Your Next Favorite Author-Jason Reynolds  

Post by Laura R. 

Your Next Favorite Author-Jason Reynolds

Jason Reynolds

It’s been a big year for Jason Reynolds.  The author’s third book to be published this fall, Long Way Down, was released at the end of October.  The book faces topical issues of race and gun violence head on, and cements Reynolds’ reign over the young adult literary scene.  Written in free verse, the novel narrates 15-year-old Will Holloman’s seven-floor descent in an elevator, as he grapples with the gang murder of his older brother.  Intent on taking revenge on his brother’s killer, Will must re-evaluate his mission as each floor introduces new characters, and new revelations.  The book was longlisted for the 2017 National Book Award in Young People’s Literature.

Reynolds made his name in 2014 with his novel When I Was the Greatest, followed quickly by The Boy in the Black Suit, and the Long Way Down absolute stunner, All-American Boys (co-written with Brandon Kiely).  The latter was my first introduction to Reynolds, and evangelized me for life—I suggest his books to nearly every kid at the library looking for a recommendation.  Reynolds books have ended up on the New York Times Bestseller list (Long Way Down debuted at number four) and have earned multiple Coretta Scott King Awards honors.

Reynolds recounts that as a struggling young author, he really got his start when a friend of his, writer Christopher Myers, suggested he write in a “natural tongue.”  The result is prose that is full of heart and authenticity, affirming African-American culture and experience, and never shying away from honest stories.  Reynolds says of presenting experiences of violence and trauma to young readers, “It’s my responsibility to honor young people with honesty, even if their parents are uncomfortable. They are human beings with feelings. They also have the internet, and they come with their own set of trauma. Why should I be disrespectful to the young reader by shielding them from what they already know?”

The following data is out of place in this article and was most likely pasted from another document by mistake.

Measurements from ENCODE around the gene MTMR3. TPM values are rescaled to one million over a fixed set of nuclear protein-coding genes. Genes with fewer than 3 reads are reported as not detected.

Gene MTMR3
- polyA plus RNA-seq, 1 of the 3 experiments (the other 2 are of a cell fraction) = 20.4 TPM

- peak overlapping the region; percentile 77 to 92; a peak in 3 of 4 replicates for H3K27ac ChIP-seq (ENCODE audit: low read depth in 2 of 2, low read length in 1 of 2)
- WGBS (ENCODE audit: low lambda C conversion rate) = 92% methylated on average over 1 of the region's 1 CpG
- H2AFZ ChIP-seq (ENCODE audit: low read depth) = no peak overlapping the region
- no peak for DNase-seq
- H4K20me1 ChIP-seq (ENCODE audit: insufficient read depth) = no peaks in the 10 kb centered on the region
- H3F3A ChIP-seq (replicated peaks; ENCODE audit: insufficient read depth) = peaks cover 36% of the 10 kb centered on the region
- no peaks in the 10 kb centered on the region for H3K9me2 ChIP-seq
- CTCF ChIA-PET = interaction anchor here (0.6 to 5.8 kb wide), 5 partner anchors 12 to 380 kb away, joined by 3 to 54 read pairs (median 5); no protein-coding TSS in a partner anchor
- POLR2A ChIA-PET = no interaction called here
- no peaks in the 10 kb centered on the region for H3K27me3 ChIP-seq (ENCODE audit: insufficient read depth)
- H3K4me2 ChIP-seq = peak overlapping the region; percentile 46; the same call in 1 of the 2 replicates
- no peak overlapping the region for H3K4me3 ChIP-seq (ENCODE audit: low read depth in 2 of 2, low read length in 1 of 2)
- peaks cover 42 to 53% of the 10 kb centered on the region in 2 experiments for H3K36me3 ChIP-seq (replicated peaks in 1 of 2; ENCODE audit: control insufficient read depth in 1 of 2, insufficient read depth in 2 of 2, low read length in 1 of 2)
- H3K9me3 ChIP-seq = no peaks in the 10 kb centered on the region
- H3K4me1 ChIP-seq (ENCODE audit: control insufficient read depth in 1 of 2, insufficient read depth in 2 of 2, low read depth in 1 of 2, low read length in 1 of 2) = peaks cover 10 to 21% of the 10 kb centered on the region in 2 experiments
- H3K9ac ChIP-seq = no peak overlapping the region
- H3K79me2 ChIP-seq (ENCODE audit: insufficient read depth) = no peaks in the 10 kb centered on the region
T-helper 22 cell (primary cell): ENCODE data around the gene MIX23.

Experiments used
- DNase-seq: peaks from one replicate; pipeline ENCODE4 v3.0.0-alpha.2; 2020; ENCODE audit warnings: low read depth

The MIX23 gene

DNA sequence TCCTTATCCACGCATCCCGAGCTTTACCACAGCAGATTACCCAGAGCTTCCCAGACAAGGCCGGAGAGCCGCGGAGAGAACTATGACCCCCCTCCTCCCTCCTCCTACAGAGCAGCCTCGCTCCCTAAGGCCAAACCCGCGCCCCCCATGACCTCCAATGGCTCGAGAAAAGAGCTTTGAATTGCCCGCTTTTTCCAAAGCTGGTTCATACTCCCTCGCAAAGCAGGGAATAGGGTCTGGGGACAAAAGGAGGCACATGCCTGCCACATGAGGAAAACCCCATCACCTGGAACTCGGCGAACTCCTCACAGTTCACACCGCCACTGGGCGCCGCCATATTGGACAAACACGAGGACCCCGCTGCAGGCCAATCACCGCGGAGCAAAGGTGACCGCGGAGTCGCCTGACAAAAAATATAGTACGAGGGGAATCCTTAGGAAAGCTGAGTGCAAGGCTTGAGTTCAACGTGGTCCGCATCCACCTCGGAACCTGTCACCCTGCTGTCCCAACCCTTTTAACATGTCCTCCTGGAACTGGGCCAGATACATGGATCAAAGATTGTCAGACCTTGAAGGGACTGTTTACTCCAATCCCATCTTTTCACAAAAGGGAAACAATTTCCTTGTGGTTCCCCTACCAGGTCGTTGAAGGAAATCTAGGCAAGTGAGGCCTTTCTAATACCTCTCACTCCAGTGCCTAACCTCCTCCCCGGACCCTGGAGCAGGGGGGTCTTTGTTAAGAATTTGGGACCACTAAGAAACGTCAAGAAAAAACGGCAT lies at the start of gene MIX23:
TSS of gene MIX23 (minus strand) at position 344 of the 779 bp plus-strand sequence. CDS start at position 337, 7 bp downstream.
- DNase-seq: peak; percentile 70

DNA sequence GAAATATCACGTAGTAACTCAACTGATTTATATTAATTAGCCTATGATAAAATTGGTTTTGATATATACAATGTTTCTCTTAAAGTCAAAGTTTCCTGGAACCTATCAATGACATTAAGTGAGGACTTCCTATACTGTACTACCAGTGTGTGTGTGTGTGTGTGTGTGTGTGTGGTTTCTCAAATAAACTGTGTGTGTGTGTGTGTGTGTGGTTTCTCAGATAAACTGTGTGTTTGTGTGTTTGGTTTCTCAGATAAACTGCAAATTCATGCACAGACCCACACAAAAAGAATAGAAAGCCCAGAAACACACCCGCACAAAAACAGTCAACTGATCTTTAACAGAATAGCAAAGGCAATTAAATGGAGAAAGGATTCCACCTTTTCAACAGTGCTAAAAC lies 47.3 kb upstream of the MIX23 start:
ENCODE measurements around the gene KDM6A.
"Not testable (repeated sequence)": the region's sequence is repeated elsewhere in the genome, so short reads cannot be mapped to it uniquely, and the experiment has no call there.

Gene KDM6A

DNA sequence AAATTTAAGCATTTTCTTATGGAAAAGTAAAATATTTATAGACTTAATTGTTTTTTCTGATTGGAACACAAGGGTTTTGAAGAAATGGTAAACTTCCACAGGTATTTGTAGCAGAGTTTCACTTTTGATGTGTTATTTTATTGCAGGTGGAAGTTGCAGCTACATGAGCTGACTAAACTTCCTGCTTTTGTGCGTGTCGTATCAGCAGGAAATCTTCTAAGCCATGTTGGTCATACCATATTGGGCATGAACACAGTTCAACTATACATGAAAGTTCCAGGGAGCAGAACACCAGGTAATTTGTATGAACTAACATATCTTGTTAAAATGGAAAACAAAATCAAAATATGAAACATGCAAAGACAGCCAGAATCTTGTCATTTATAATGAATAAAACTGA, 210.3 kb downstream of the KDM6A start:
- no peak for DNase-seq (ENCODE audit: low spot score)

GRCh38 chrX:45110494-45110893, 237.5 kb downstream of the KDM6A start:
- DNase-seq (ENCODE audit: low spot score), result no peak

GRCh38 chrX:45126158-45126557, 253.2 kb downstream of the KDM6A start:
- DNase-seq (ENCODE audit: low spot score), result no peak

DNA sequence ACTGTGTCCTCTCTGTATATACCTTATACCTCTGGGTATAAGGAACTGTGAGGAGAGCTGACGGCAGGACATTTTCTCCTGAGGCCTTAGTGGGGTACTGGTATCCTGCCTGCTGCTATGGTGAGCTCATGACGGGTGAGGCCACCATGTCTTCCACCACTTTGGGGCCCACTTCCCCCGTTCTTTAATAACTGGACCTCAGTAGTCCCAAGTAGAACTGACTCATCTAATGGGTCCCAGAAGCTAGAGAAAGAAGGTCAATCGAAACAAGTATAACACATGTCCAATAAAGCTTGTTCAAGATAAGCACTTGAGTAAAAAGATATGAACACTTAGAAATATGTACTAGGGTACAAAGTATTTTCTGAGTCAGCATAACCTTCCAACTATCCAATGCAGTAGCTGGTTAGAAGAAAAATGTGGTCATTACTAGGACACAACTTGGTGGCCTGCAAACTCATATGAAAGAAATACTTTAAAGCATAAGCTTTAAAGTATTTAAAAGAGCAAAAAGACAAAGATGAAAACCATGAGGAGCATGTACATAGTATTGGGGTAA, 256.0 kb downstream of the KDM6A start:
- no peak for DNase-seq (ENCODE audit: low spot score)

Published in 2015 as the debate around police brutality was very much at the fore of the national conversation, All-American Boys follows the twin stories of Rashad, a black teen who is falsely accused of stealing and subsequently beaten by a police officer untilAll American Boys he ends up in the hospital, and Quinn, Rashad’s white classmate who witnesses the incident.  I loved All-American Boys not only for its candid take on the violent realities faced by young African-Americans in the US today, but also because it’s a story told through the eyes of two relatable characters dealing with more mundane teenage challenges: Rashad would rather draw than listen to his dad’s lectures on joining the army, and Quinn is busy gearing up for basketball season, hoping to land a college scholarship.

Reynolds also writes for middle graders; the second installment of his “Track” series, Patina, was released at the end of August this year.  Ghost and Patina each follow one member of an elite middle school track team.  Ghost (real name: Castle Crenshaw) is the fastest sprinter Coach has ever seen, but is struggling with memories of his violent father.  Patina, or Patty, as her friends call her, smokes the other girls during the four hundred meter dash even as she’s weighed down with caring for her six-year-old sister and diabetic-amputee mother.  Despite the difficult home lives of these characters, the Track series is laced with sparkling adolescent humor and colorful supporting characters, making for truly un-put-downable reads.   

ghostReynolds himself makes it a point to visit schools and talk to young people.  He often tells his audiences that he didn’t read a book cover to cover until he was seventeen.  He stresses the importance of writing stories that are relatable to kids today.  He told an audience of middle schoolers of the time teachers tried to get him to read Moby Dick: “The teacher was like, ‘Read this book about this man chasing a whale,’ and I’m like, bruh… I don’t know if I can connect to a man chasing a whale when I’ve never seen a whale. Nothing that’s happening in these books is happening in my neighborhood.” 

Kids can see themselves and their neighborhoods mirrored in Reynolds’ books.  As a library professional working with children in Aurora’s uber-diverse center, I find Reynolds’ stories to be a rich and necessary addition to young people’s literature.  Don’t miss any of his books! 

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Posted by On 27 December, 2017 at 10:29 AM  

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